Empty vessels make the most noise. Thursday, 16th Week in ordinary time – Matthew 13:10-17

Empty vessels make the most noise. That’s a saying I grew up with and if you have never heard that one before, then you don’t celebrate my generation and the many such interesting idioms we were brought up on. Of course, not all of them were factually true but we knew what it meant and they sent home the desired message.

It seems like Our Lord has this idiom at the back of his mind even though this idiom dates back to the 1400s when the vessel concerned was a drinking vessel and the empty vessels were foolish or witless people.

Jesus has just concluded the first of the seven parables found in the thirteenth chapter of the Gospel of Matthew. The disciples ask Jesus why he speaks to a certain ‘THEM,’ when he uses parables to communicate his message. While I will address who the ‘them’ is, it would be good to hypothesize what was behind this rather curious question. Perhaps to the mind of the disciples, the presentation of the parable of the ‘soil’ (read yesterday’s reflection) could have been presented in a more scholarly way as the rabbis did. Perhaps, Our Lord could have just dropped the storytelling and gotten to the heart of the matter.

In all probability, the disciples were refereeing to the Pharisees of chapter twelve as the ‘them’ in verse ten. Their question to Jesus would read, “Why do you speak to the Pharisees in parables?” The answer of Jesus fits in better if we safely assume the ‘them’ to be the Pharisees and this is with good reason, especially when we read this chapter with the attacks on Jesus by the Pharisees in chapter twelve.

It is to the simple and worldly unwise that Jesus has given the secrets of the kingdom of heaven. If you have any difficulty believing this then all you have to do is to search the annals of history to see that this is a fact. From the apparitions in Fatima to the ones in Velankanni. From the Popes who sit on the throne of Peter to this author who could not pass his standard seven math examination. God has chosen those who are considered foolish in the eyes of the world and made them his witnesses.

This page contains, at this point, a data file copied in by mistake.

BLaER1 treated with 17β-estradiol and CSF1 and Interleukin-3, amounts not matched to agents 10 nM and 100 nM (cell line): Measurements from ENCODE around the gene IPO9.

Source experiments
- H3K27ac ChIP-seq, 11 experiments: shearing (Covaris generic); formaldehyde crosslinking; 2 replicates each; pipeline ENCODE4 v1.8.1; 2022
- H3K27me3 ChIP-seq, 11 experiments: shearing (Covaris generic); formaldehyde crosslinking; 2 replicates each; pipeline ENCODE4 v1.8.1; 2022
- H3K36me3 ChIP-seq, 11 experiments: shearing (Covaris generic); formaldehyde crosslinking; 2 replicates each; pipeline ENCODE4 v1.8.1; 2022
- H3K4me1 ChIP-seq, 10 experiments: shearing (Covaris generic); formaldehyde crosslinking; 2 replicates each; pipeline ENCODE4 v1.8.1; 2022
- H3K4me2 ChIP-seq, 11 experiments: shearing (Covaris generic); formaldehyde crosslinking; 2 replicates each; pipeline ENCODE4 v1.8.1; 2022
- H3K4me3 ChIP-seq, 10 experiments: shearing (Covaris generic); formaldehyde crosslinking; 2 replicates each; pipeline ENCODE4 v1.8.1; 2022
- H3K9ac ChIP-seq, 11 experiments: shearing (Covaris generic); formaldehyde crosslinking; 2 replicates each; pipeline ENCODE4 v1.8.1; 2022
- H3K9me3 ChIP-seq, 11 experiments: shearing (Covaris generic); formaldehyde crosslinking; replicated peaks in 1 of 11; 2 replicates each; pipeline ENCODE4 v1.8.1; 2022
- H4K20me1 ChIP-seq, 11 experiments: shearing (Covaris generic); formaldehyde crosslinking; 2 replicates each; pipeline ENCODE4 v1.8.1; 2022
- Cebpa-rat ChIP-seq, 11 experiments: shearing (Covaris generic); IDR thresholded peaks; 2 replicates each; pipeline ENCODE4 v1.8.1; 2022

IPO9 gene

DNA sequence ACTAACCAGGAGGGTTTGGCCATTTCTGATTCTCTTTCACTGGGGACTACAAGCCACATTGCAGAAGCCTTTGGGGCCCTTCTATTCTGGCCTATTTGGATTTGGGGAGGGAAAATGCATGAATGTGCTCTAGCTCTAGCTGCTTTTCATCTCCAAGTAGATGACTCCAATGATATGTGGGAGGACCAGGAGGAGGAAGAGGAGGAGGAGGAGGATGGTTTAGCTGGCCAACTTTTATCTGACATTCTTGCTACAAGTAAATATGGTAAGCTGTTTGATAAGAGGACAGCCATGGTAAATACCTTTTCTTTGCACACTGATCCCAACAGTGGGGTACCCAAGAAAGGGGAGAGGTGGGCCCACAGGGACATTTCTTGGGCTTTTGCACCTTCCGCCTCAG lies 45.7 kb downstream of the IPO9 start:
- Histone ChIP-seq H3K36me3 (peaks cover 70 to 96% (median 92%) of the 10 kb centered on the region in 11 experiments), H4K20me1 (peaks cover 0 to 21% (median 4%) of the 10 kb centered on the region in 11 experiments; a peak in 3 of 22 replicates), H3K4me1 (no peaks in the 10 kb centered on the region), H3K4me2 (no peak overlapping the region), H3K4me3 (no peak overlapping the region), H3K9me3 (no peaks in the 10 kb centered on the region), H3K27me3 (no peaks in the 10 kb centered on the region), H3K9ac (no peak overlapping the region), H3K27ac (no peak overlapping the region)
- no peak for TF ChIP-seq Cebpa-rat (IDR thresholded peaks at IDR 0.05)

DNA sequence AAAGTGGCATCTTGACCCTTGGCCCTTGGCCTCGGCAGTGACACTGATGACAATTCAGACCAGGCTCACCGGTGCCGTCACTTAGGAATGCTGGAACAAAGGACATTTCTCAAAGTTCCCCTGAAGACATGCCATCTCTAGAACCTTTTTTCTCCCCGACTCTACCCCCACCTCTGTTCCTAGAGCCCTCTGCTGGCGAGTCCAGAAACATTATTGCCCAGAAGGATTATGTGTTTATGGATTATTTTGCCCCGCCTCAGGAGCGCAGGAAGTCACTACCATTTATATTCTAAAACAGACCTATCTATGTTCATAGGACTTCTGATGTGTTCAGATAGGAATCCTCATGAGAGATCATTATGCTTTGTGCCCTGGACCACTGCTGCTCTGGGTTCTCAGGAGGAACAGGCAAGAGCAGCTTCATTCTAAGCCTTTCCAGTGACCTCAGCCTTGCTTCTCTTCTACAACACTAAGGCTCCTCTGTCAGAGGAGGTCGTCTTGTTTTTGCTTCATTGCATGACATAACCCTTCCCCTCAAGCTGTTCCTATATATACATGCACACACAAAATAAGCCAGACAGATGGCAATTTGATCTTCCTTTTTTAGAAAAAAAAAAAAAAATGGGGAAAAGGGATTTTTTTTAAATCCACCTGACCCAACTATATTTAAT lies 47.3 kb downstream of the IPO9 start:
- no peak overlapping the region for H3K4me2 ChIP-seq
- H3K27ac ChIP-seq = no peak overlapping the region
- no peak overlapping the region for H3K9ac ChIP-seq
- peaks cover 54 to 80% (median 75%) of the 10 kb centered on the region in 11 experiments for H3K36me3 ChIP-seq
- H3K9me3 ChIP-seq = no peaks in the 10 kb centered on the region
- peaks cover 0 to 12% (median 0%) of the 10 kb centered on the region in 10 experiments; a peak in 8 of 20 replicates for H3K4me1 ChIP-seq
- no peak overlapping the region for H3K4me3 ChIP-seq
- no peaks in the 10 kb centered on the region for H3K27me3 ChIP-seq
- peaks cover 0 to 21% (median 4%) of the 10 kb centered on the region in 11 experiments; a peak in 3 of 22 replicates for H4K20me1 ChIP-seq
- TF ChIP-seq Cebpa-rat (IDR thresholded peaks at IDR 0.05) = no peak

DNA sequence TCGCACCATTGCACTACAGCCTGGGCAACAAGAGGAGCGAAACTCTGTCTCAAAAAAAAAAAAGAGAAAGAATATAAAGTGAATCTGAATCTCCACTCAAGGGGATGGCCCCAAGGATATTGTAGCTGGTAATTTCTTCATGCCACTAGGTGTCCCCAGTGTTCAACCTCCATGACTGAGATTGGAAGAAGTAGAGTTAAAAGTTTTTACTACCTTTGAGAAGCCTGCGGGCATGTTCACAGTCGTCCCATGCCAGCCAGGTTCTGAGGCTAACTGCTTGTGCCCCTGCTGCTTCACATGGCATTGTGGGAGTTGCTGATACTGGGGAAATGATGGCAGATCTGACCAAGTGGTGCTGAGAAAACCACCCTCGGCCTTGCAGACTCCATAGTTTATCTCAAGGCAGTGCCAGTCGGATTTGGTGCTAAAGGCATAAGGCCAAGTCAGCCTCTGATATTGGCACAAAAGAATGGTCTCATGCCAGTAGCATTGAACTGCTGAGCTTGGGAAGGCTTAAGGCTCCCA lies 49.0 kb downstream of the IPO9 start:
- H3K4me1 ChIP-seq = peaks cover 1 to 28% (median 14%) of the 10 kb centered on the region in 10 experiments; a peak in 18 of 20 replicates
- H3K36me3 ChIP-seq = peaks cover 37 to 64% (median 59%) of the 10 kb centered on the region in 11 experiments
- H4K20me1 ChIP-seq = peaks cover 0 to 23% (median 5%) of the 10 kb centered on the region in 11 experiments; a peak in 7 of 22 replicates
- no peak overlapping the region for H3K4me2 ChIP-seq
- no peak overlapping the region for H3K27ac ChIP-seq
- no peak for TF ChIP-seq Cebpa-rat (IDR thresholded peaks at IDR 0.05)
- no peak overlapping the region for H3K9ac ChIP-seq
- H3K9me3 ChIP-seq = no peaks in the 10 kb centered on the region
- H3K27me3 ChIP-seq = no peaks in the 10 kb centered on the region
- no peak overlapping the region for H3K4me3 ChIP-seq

Christ is unsympathetic in his criticism of the Pharisees. They have not and will not receive the secrets of the kingdom. They may claim to have ‘knowledge’ but that it seems is a figment of their imagination for they ‘do not know the scriptures nor the power of God.” (Matthew 22:29). Christ is emphatic when he describes these ‘empty vessels’ who know (have) nothing and to add insult to injury he will take away even that nothing from them. (13:12)

It is not without reason that Christ takes on the Pharisees. These were the ‘separated ones;’ the religious elite who set themselves as desirous of being pushed to a higher calling. What they ended up being is not righteous but self-righteous. Christ now lays the charges, “seeing (the works he has done) they do not perceive (who he is) and hearing (his words) they do not listen. They can hear but chose not to listen. This was a conscious decision that they made and not their inability to understand and for this they are culpable.

The joy of presenting the simplicity of the faith in a down-to-earth manner was beneath the Pharisees who were lost in theological jargon and a world of traditions. The simple parables of Jesus which contained the secrets of the kingdom were all too quickly rubbished as gibberish by the Pharisees but was not lost on the simple-minded.

Christ continues to speak to us! While theologians have their places in their hallowed study halls of technicality and hair-splitting definitions of the faith and scripture, Our Lord is often heard the loudest by a humble preacher who speaks from his heart and wins over a sinner for heaven.

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